One-quarter (26%) of nurses with a workplace retirement savings plan have now accumulated more than $100,000 in assets, up from 18% in 2011, according to Fidelity Investments’ third “Nurses Retirement Study.”
However, for those participating in their workplace plans, savings rates are still less than optimal, especially among younger generations. Nearly two-thirds of nurses (62%) acknowledge they are not saving enough for retirement. Generation Y (born 1979 to 1995) and Generation X (born 1965 to 1978) nurses are saving a median of 5% and 6%, respectively. However, Boomer nurses (born 1946 to 1964) are on a better track, saving nearly twice as much as their colleagues at 10%.
Given their shortfall in savings rates, Gen X nurses (55%) and Gen Y nurses (48%) are not confident they will have enough money to retire, compared to 35% of Boomers. Furthermore, 76% of Gen X nurses are concerned they will never be able to retire, compared to 53% of Boomers.
Other findings of the survey include:
- Increased mergers and acquisitions (M&A) lead to diminished optimism: Increasingly in the last decade, large health care organizations have acquired smaller institutions, and 42% of the nurses surveyed experienced a consolidation in the past three years, up from 29% in 2011. Of nurses who have been through a consolidation, 37% report that the merger has negatively impacted morale, and one-third (33%) report there is more stress on the job.
- Decreased access to defined benefit plans: Just as reliance on Social Security decreased, so has access to defined benefit (DB) plans. Thirty-nine percent of nurses report having a DB plan—down from 48% in 2011. Among Boomer nurses, 44% have access to a DB plan.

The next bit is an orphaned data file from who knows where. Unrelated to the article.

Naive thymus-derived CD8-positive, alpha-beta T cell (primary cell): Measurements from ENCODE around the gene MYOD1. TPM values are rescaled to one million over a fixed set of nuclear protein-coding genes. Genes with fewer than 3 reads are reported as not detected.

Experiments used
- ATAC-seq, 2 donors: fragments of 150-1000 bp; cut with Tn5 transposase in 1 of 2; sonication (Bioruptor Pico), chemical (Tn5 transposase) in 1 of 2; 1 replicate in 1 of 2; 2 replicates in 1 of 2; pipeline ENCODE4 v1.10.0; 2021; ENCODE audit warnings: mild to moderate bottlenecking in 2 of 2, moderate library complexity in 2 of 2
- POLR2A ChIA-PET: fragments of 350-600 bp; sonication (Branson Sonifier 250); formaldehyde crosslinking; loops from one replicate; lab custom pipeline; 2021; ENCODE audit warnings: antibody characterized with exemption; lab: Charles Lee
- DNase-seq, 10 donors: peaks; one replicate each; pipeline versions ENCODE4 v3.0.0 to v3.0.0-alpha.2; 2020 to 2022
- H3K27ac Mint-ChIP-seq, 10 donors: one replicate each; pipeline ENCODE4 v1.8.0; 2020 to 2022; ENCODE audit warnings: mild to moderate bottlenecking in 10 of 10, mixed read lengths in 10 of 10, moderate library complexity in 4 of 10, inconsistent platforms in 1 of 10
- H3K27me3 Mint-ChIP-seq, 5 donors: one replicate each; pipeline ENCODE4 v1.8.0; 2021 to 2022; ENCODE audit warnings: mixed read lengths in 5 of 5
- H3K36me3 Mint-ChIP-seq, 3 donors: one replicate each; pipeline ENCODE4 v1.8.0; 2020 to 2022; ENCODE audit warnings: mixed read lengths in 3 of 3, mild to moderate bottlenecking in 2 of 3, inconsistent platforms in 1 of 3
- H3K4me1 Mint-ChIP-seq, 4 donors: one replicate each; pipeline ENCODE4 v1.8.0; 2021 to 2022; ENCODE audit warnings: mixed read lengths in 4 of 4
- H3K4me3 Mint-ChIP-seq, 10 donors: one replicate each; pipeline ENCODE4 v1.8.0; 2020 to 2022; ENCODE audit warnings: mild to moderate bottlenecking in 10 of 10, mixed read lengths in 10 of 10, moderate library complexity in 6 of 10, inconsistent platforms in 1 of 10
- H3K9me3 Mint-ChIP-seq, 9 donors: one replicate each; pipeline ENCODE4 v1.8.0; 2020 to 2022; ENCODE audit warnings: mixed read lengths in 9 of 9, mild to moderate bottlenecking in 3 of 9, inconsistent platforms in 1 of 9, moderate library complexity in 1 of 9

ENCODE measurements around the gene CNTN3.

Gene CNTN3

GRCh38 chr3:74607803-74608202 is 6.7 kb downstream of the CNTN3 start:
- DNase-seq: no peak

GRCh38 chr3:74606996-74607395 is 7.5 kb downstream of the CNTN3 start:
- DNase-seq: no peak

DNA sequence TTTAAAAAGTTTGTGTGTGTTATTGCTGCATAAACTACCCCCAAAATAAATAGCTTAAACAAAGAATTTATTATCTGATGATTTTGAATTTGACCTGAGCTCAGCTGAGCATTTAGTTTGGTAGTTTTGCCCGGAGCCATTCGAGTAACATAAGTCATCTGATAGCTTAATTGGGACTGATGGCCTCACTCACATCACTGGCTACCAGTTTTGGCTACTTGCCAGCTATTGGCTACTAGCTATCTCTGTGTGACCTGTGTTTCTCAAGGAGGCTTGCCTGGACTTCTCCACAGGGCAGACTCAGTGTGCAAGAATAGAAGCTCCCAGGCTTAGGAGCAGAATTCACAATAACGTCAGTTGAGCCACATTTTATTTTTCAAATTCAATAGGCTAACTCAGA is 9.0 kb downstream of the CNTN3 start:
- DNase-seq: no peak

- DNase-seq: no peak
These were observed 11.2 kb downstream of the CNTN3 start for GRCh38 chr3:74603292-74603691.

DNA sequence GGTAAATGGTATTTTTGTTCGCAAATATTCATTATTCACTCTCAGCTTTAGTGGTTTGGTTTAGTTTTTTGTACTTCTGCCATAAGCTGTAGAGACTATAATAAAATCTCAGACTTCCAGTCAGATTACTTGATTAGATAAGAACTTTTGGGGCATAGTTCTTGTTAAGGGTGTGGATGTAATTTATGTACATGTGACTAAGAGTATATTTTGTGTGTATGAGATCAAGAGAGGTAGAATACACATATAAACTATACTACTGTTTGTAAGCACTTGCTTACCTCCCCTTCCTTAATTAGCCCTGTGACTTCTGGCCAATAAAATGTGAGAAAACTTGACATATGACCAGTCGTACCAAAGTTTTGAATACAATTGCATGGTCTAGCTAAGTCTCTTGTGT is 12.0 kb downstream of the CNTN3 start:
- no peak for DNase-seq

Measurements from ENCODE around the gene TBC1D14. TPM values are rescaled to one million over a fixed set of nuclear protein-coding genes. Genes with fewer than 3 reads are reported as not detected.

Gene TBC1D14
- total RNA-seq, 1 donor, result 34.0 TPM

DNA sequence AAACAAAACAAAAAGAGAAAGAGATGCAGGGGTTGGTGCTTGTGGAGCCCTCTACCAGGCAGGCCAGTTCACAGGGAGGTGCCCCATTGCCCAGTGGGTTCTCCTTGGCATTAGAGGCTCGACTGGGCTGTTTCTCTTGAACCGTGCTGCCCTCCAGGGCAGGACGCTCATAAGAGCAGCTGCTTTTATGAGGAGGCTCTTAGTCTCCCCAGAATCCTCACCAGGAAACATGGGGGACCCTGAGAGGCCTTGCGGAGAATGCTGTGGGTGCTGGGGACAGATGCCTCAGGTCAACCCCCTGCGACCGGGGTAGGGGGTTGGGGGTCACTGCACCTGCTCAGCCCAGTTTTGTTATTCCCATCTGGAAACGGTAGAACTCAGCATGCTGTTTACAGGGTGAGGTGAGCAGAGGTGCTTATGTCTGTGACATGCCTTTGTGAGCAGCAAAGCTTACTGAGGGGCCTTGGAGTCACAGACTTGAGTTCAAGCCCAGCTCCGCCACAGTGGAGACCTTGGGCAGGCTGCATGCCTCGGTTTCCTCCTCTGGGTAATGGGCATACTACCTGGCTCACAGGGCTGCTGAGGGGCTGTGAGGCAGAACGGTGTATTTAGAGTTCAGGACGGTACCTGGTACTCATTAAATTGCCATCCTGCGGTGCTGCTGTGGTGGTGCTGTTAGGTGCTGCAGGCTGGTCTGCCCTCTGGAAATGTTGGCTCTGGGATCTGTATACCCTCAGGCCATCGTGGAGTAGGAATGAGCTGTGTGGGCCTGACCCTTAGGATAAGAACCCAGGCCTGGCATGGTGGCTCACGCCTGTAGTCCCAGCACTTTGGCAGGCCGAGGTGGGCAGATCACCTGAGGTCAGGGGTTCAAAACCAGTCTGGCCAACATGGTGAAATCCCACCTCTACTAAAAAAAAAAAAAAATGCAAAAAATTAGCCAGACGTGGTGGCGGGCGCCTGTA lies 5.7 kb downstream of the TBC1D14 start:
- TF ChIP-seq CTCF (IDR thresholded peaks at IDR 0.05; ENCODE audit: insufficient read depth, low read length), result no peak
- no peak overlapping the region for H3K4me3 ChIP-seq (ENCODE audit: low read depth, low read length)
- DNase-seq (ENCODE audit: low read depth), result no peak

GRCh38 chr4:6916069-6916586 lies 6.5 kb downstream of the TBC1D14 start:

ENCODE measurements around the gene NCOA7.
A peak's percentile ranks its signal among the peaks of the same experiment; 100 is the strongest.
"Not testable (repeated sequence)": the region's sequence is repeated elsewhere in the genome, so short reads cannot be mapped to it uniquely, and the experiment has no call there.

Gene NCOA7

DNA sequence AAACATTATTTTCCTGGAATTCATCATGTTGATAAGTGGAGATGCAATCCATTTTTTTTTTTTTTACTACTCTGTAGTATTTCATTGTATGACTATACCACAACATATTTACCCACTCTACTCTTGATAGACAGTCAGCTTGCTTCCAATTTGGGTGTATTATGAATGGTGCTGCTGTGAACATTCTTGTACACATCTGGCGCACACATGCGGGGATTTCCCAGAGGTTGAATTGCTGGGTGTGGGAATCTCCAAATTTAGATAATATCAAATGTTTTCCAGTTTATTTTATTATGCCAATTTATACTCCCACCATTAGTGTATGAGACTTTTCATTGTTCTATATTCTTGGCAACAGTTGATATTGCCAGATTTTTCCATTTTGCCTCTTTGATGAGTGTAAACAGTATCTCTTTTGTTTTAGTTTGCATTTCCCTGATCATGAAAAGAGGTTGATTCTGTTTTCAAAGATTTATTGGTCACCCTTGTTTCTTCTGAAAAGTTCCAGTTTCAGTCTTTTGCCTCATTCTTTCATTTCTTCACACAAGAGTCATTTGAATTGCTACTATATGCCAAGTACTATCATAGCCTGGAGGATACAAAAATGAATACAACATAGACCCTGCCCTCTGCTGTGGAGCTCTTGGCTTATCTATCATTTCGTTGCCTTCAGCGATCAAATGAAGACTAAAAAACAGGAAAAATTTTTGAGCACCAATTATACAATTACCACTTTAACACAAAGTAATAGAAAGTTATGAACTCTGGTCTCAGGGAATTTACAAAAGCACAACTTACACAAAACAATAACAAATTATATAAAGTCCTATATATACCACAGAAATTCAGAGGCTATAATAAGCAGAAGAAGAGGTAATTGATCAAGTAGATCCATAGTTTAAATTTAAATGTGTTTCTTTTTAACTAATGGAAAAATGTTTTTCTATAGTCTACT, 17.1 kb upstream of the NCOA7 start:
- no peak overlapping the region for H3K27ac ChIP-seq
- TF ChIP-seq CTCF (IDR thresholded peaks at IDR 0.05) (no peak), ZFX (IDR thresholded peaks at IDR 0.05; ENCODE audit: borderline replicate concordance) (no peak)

- Younger nurses are less reliant on Social Security: Only 19% of nurses expect Social Security to be their primary source of retirement income, and the expectation is even lower among younger generations: 8% for Gen Y and 16% for Gen X. Given these attitudes, workplace retirement savings plans are increasingly critical, with 43% of all nurses reporting these savings will be their primary source of retirement income.
More than half of nurses (53%) indicated they feel overwhelmed by retirement planning, and 79% want more help. For help with retirement planning, nurses rely on their workplace retirement plan providers, and find the following most helpful: in-person meetings (56%), mailed materials (42%), and telephone consultations (34%).
Versta Research, an independent research firm, conducted the online study on behalf of Fidelity Investments from August 5 to 18. The survey included a national sample of 536 practicing nurses.
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